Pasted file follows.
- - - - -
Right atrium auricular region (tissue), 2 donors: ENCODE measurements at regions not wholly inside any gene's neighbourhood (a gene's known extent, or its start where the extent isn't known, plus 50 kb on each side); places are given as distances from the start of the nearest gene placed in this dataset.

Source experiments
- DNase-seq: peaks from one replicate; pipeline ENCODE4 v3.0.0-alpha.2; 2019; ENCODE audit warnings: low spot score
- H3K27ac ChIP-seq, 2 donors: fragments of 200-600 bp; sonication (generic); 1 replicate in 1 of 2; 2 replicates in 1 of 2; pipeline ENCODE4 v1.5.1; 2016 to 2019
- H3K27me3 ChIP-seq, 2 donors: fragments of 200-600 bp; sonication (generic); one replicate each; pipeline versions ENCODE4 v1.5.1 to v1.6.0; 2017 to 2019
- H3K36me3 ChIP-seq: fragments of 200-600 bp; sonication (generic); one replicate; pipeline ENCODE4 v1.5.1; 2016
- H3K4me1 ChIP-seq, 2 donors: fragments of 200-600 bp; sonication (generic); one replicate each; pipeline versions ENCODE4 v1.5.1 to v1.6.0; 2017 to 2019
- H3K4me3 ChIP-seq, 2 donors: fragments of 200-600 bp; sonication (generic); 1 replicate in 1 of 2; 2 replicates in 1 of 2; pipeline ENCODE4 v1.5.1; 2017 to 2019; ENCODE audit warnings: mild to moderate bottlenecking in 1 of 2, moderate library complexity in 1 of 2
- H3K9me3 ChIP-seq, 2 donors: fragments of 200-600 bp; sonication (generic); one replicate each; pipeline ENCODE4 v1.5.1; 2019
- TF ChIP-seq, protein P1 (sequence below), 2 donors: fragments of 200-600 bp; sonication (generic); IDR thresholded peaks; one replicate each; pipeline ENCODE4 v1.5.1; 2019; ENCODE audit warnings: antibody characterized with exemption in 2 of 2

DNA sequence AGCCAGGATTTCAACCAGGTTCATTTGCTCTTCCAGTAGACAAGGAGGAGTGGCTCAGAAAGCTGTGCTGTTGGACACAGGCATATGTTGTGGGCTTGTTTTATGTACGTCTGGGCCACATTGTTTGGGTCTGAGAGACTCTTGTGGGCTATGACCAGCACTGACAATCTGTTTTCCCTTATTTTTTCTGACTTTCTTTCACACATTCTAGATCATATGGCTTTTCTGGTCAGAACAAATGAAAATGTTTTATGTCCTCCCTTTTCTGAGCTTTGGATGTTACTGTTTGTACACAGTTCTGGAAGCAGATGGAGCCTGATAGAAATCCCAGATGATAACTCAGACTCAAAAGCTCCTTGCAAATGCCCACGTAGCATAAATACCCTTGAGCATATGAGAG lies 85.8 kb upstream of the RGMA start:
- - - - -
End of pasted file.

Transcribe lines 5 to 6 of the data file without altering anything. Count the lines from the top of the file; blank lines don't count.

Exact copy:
- H3K27me3 ChIP-seq, 2 donors: fragments of 200-600 bp; sonication (generic); one replicate each; pipeline versions ENCODE4 v1.5.1 to v1.6.0; 2017 to 2019
- H3K36me3 ChIP-seq: fragments of 200-600 bp; sonication (generic); one replicate; pipeline ENCODE4 v1.5.1; 2016